The Arguments in the Capulets House of William Shakespeare's Romeo and Juliet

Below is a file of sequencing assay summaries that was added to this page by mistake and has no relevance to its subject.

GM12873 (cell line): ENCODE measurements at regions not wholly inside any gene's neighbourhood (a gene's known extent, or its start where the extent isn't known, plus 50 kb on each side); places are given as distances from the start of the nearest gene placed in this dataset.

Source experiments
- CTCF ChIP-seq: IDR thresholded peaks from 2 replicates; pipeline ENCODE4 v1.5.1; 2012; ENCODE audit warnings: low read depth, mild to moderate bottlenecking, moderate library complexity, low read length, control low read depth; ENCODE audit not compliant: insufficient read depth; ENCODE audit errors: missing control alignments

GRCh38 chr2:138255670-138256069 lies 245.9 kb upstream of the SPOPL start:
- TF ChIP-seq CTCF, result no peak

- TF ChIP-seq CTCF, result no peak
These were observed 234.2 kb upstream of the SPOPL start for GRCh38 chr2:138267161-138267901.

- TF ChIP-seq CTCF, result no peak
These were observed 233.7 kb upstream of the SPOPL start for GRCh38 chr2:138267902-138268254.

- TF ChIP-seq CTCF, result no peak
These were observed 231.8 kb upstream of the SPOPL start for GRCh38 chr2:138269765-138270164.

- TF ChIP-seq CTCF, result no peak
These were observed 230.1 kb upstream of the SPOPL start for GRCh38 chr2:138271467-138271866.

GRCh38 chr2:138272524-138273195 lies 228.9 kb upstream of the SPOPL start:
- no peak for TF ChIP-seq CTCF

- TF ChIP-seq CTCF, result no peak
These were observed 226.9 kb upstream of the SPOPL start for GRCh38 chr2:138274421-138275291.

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The Arguments in the Capulets House of William Shakespeare's Romeo and Juliet Act 3 Scene 5 of Romeo and Juliet could be interpreted in several ways by a director, simple because of the way Shakespeare has written the play. He has included very few stage directions for the actors to follow. This makes putting the play to life much more difficult as it could be openly criticized by fans of Shakespeare who disagree with the directors interpretation. However, the distinct lack of stage directions give the director much more freedom as there is no set right or wrong way for the play to be produced. The mood I would aim for in the production of this scene would mainly be one of anger and despair. However, the mood would begin differently - happier and more relaxed - then change dramatically. At the beginning of the scene we see Romeo being forced to leave Juliet after the nurses warning that Lady Capulet is coming. Immediately, Juliet's mood becomes apparent to the audience - she would be acting very tense and edgy and would be in a state of high emotion as she had just spent her first (and last) night with Romeo. This would be combined with her grief over Tybalts' death. Juliet would also be contemplating the possibility that the fortunes are controlling her and making her miserable, because of this I would have her acting quite distracted when lady Capulet first starts talking to her. When Lady Capulet enters I would have her also acting edgy and fidgeting with items in the room. Similar to how Baz Luhrman has her acting in his production of the scene. I think this reflects how Lady Capulet never goes into her daughter's room a... ... middle of paper ... ...Juliet would break free and move across the room away from her. I'd tell the actress playing Juliet to avoid making eye contact or looking at the nurse for the rest of the scene as she is dismissing the nurse. Another way we can tell she is doing this is they way she starts to give the nurse orders such as "Go in: and tell my lady I am gone…" after the nurse has gone she really turns on her and curses behind her back. After all the arguments she had with her father though we do see that they are rather alike - both of them tend to curse quite harshly when they get going. Juliet's last line in this scene is another example of retrospective irony. She says, "If all else fail, myself have power to die". This is an example of retrospective irony because at the end of the play this is actually what happens to her.
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